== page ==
May v. Blinzinger

Annotate this Case

460 N.E.2d 546 (1984)

Herbert MAY, On Behalf of Himself, and All Others Similarly Situated, Appellant, v. Donald BLINZINGER, in His Capacities of Administrator of the Indiana Department of Public Welfare and Secretary of the Indiana State Board of Public Welfare, and Elizabeth Samkowski, in Her Capacity As Director of the Marion County Department of Public Welfare, Appellees.

No. 1-783A229.

Court of Appeals of Indiana, First District.

March 8, 1984.

Rehearing Denied April 18, 1984.

Transfer Denied June 14, 1984.

*548 Scott R. Severns, Legal Services Organization of Indiana, Inc., Indianapolis, for appellant.

Linley E. Pearson, Atty. Gen., Gordon E. White, Jr., Deputy Atty. Gen., Indianapolis, for appellees.

RATLIFF, Judge.

STATEMENT OF THE CASE

Appellant Herbert May appeals from a judgment of the Hendricks Circuit Court in a judicial review of certain welfare department administrative proceedings. We affirm in part and remand with instructions.

FACTS

Herbert May was admitted to a nursing home in March 1980. He applied for Medical Assistance to the Disabled (Medicaid) to defray the cost of the health care and was found to be eligible. His eligibility was made retroactive to March 1, 1980. The Marion County Department of Public Welfare (DPW) thereafter determined that the effective date of May's Medicare Part-B buy-in was July 1, 1980. DPW also determined that May owed $774.75 for nursing home care received in March 1980 and that Mrs. May would have to trade-down a van the couple owned which was valued in excess of $1200.00. May sought administrative review of DPW's actions pursuant to the Administrative Adjudication Act (AAA).[1] In her decision released on November 13, 1980, the hearing officer held for May regarding his contribution for March 1980.[2] However, she held against him on the Medicare buy-in[3] and on the trade-down of Mays' van.[4] Appellant timely filed an administrative appeal to the State Board of Public Welfare (Board) on the two issues decided adversely to him. On January 8, 1981, prior to any action by the Board, DPW released an amended decision reversing its prior decision on May's liability for the nursing home costs in March 1980, thereby denying all of May's claims. The Board subsequently issued its final decision affirming in all respects the decision of DPW. Appellant brought an action for declaratory judgment and injunctive relief. The lower court granted summary judgment for May on the issue of his liability for March 1980 and on the spouse's auto issue. The court granted summary judgment against May on the personal needs allowance issue. It is from this judgment that May now appeals.

ISSUES

Appellant raises two issues on appeal. Appellees (hereinafter "state") raise six other issues.[5] Because of our disposition *549 of the instant case, we limit our discussion to two issues. Rephrased, they are as follows:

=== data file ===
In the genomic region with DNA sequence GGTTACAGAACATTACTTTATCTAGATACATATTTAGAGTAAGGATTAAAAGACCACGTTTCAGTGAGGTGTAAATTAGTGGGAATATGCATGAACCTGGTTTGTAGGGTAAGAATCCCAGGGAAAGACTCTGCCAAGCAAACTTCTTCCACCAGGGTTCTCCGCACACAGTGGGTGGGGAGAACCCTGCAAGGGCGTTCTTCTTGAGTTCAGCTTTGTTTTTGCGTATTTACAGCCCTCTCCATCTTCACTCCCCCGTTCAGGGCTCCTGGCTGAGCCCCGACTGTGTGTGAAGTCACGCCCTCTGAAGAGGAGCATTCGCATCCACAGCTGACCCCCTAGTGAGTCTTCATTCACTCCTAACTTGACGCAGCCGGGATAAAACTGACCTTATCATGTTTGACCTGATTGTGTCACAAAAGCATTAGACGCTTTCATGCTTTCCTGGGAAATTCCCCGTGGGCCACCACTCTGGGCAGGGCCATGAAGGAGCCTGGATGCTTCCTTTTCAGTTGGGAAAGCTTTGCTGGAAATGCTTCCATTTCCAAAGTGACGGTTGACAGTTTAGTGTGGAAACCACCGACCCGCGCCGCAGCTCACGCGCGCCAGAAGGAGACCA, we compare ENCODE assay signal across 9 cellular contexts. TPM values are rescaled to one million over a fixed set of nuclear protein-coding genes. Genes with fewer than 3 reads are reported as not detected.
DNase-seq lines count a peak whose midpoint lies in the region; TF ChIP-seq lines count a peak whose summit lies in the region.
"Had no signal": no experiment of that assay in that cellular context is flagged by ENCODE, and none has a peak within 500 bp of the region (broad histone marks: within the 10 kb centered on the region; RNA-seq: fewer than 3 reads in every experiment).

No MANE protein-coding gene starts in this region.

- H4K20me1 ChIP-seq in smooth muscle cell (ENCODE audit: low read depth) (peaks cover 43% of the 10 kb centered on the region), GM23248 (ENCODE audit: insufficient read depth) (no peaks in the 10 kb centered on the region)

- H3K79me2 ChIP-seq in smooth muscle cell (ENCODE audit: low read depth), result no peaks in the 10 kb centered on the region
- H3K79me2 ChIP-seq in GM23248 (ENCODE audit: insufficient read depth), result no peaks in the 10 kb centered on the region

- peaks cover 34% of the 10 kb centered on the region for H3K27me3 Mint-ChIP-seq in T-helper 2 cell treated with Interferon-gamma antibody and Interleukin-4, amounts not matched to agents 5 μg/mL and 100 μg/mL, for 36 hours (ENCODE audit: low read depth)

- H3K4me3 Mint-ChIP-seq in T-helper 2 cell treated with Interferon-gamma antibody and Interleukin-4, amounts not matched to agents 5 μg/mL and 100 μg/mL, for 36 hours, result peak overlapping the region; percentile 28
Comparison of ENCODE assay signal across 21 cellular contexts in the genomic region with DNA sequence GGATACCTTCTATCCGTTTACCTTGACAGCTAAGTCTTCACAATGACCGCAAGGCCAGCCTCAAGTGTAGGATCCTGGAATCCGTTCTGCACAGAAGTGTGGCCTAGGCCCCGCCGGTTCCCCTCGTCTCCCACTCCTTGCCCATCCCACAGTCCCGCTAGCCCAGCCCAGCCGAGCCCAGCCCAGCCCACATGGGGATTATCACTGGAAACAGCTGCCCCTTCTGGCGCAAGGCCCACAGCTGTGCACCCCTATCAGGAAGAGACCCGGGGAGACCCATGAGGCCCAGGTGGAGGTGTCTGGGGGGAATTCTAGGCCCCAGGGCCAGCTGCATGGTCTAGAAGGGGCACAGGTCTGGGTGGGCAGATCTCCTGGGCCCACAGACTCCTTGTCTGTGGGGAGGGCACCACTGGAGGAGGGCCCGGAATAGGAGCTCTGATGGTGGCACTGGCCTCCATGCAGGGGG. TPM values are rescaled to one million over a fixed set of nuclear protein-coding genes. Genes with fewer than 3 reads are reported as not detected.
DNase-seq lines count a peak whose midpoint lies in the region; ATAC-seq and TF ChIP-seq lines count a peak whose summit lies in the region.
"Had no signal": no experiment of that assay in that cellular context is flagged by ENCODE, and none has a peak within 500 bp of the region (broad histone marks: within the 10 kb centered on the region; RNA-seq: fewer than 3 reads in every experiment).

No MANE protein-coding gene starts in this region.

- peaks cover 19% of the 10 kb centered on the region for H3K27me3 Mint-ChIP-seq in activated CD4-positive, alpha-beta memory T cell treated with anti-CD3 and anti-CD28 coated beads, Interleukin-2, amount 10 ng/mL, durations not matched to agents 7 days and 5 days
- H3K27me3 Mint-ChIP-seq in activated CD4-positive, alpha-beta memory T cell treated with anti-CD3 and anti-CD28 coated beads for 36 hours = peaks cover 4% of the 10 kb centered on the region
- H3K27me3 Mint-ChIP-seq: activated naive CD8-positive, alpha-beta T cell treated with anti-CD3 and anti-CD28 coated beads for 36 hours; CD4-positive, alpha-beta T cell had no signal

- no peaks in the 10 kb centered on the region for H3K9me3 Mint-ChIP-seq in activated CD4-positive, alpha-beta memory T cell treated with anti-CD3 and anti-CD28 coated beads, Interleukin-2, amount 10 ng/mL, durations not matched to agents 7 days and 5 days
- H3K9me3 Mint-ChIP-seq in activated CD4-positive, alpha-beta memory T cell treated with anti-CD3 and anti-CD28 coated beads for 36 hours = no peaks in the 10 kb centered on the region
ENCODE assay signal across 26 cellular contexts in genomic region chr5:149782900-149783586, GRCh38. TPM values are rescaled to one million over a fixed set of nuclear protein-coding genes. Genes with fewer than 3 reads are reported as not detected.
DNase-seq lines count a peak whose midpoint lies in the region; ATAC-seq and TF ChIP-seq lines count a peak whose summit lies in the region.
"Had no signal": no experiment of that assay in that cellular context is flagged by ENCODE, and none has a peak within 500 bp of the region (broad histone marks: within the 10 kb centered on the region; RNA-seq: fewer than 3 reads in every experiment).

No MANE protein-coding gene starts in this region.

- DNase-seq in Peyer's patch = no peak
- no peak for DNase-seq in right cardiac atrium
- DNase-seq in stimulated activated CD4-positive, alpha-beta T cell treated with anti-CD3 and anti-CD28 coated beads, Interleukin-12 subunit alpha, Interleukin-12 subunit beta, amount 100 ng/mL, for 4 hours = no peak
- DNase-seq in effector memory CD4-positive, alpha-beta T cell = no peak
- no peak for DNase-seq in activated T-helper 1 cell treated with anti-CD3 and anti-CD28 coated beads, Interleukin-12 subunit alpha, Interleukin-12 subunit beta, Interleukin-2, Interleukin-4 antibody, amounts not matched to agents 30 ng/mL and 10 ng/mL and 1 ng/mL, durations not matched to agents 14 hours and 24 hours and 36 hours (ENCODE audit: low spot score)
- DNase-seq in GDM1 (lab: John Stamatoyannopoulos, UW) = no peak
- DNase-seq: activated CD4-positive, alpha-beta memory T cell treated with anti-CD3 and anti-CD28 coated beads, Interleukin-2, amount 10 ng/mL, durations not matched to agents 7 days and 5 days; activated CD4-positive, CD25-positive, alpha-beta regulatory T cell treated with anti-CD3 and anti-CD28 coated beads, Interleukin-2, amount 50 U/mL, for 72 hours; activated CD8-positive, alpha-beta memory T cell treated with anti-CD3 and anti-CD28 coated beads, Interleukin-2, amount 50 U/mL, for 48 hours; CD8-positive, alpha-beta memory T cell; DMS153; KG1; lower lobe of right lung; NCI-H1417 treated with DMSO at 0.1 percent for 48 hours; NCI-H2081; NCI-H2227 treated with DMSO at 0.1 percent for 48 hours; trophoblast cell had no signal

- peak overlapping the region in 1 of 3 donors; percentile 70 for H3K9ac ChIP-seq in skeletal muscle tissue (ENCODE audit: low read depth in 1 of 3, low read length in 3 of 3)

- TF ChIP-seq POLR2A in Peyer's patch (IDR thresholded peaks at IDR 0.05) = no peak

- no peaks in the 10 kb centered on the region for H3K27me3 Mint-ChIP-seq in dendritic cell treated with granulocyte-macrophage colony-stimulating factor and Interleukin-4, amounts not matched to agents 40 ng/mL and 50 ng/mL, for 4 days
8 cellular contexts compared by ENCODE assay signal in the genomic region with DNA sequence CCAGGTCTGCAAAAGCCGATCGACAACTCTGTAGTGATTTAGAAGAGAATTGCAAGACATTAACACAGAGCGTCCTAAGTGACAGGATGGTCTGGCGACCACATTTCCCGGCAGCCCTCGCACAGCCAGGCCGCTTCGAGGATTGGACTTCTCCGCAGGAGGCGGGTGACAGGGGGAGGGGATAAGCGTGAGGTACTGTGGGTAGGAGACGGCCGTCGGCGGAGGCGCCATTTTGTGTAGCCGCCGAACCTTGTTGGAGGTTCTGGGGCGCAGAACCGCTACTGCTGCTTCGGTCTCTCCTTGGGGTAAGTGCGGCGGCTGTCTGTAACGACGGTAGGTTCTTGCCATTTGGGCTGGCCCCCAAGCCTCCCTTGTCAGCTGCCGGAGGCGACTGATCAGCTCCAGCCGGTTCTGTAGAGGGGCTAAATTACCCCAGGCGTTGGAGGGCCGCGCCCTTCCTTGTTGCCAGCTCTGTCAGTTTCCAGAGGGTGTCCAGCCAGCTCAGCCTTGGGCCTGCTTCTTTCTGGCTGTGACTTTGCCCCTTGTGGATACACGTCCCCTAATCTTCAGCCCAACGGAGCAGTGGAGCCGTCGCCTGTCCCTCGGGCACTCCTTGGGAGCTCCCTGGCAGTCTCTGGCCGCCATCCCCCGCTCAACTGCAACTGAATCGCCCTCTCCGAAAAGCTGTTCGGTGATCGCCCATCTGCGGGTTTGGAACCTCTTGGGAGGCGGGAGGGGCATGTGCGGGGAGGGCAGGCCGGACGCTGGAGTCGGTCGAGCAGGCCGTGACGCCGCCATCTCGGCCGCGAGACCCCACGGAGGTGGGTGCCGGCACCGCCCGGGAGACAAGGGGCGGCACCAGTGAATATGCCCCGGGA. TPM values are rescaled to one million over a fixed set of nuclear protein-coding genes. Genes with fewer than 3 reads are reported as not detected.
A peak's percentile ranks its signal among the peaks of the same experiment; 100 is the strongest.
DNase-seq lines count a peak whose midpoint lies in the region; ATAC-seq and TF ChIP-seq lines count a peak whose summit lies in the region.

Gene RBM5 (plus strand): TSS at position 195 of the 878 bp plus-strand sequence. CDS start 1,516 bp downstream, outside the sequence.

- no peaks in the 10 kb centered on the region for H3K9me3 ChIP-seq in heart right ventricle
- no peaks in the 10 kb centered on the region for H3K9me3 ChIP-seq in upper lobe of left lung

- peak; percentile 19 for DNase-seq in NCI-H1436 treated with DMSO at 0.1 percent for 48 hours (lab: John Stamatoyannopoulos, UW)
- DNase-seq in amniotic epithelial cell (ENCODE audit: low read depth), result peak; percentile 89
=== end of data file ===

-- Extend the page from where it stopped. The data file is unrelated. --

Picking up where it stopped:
1. Did May properly preserve his right to judicial review pursuant to the Administrative Adjudication Act on the personal needs allowance and spouse's auto issues?

2. Did the trial court err in granting summary judgment for May on the issue of May's liability for March 1980?

DISCUSSION AND DECISION Issue One

The trial court could not properly review May's claims on the personal needs allowance and spouse's auto issues because May failed to preserve his rights pursuant to the AAA.

The AAA was promulgated by our legislature, in part, "to establish a uniform method of court review of all ... administrative adjudication." Ind. Code § 4-22-1-1. In order to seek judicial review of an agency's final determination, certain procedural requisites must be adhered to:

"Any party or person aggrieved by an order or determination made by any such agency shall be entitled to a judicial review thereof in accordance with the provisions of this act. Such review may be had by filing with the circuit or superior court of the county in which such person resides, or in any county in which such order or determination is to be carried out or enforced, a verified petition setting out such order, decision or determination so made by said agency, and alleging specifically wherein said order, decision or determination is: (1) Arbitrary, capricious, an abuse of discretion or otherwise not in accordance with law; or (2) Contrary to constitutional right, power, privilege or immunity; or (3) In excess of statutory jurisdiction, authority or limitations, or short of statutory right; or (4) Without observance of procedure required by law; or (5) Unsupported by substantial evidence. Said petition for review shall be filed within fifteen (15) days after receipt of notice that such order, decision or determination is made by such agency... . Unless a proceeding for review is commenced by so filing such petition within fifteen (15) days any and all rights of judicial review and all rights of recourse to the courts shall terminate. [Emphasis supplied.]"